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Monday, 13 March 2023

A new lending pool to resuscitate short selling?

The Financial Regulatory Authority (FRA) could within days create a central “lending pool” in cooperation with Citibank through which investors can engage in short selling, Al Borsa reports, citing FRA boss Mohamed Farid. The regulator has been discussing amendments aimed at boosting short selling with EGX representatives and clearing house Misr for Central Clearing and Depository (MCDR), according to Al Borsa.

How it would work: Investors who want to short a certain stock currently have to approach and sign contracts with the custodian and broker of that specific security. The lending pool would streamline the process, giving investors access to any of the securities licensed for short selling in one place without having to approach custodians and brokers, according to the news outlet. MCDR would manage the lending pool.

Short selling? When investors think the share price of a company is set to fall, they try to make money on that stock by shorting it. They borrow shares from a broker, sell them immediately, then later buy them back, or “close out” their position, at a (hopefully) lower price and return them, pocketing the difference minus fees. Short selling is a riskier form of investment as there’s theoretically no limit to the level of losses investors can rack up if they make a bad pick. The opposite play is known as taking a long position, where an investor buys a security with the hope that its value will rise over time and net them gains.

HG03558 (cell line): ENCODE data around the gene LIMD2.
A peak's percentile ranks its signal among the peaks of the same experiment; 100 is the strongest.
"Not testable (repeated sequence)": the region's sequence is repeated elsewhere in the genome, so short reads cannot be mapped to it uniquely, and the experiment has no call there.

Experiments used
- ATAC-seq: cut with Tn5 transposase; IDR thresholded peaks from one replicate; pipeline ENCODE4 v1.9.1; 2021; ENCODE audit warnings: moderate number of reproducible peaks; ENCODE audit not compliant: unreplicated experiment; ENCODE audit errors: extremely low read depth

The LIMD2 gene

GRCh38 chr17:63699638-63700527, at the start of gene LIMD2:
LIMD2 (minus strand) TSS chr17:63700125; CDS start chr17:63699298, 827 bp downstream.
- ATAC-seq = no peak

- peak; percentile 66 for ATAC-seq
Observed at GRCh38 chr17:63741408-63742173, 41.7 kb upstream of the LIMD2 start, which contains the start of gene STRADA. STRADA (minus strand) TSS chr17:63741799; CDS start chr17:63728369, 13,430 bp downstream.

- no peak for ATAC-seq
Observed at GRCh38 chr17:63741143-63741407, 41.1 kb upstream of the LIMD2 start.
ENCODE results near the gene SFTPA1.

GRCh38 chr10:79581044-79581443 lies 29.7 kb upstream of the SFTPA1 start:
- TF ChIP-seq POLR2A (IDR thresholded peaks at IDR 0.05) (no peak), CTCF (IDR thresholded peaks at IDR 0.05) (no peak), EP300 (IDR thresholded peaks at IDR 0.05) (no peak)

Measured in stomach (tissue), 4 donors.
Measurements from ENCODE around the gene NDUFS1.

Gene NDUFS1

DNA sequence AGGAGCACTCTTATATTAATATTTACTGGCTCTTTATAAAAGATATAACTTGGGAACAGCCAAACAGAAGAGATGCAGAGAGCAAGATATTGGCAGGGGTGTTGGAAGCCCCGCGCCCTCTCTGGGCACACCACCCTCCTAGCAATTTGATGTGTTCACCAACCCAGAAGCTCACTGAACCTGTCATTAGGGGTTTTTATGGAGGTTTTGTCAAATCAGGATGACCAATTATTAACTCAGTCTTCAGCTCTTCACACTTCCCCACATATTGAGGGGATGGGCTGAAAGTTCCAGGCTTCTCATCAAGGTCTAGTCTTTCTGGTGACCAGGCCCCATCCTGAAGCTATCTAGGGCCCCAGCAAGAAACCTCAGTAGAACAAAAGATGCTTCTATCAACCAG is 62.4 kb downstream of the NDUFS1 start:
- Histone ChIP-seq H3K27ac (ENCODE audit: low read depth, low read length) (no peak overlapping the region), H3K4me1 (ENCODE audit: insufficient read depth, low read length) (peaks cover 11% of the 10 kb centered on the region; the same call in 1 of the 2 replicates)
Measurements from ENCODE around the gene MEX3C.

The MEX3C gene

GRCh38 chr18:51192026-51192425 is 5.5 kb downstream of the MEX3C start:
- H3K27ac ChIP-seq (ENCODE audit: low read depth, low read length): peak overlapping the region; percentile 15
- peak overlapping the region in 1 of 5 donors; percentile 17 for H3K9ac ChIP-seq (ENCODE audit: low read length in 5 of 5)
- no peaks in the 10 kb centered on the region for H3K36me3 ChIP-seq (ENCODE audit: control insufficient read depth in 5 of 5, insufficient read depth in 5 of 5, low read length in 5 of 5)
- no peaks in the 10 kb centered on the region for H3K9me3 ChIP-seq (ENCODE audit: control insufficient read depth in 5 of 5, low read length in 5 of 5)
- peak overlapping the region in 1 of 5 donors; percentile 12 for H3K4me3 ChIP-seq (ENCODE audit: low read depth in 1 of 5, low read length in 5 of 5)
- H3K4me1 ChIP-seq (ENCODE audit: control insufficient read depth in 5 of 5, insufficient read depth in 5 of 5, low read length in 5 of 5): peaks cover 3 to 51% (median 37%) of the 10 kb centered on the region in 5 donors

We knew this was coming: Authorities have in recent months been working with Citibank and other foreign investors and experts on best practices to boost short selling activity and improve clearing procedures in the country. The EGX last year increased the list of securities eligible for short selling to 66. Short selling was launched for around 30 securities on the bourse back in 2019 but has so far failed to take off.


Our futures exchange is expected to launch before year end: The country’s long-anticipated futures exchange is expected to launch in 6-8 months, Farid is quoted as saying. The FRA approved the ownership structure of the exchange and any related clearing companies “months ago,” he added. EGX boss Ramy El Dokany in December said the bourse was aiming to finalize the exchange’s ownership structure in 1Q 2023.

What’s the hold up? Some technical issues around futures contracts still need to be studied and reviewed, including “determining risk ratios and volatility rates,” according to Farid. The FRA had initially hoped to launch the exchange by the end of 2022. The plan is for the exchange to initially allow traders to buy and sell index futures contracts, before launching stock futures, and stock and index options at a later date.

Ownership limits on new futures clearing companies to be scrapped: A 10% limit on the stake each investor can hold in new clearing companies that will serve the futures exchange will be scrapped under the new amendments set to land this week, Farid said. Clearing companies will need to pay in a minimum EGP 25 mn in capital to register with the regulator and have capital of around EGP 100 mn to start operations, he added.

We only know of one clearing company in the works — and there doesn’t seem to be any private-sector involvement: State-owned banks and the EGX will be allowed to own stakes in the clearing company authorities are setting up for futures trading.

Who’s involved? The regulator has allocated at least 75% of the exchange to financial institutions that meet solvency standards and / or with experience in futures contracts. The National Bank of Egypt, Banque Misr, Banque du Caire and United Bank all reportedly want a piece of the potential exchange.

Futures trading? Futures are derivative contracts where a buyer and a seller exchange an asset at a future date at a price they both agree upon in advance. Check out our explainer on all things futures here.

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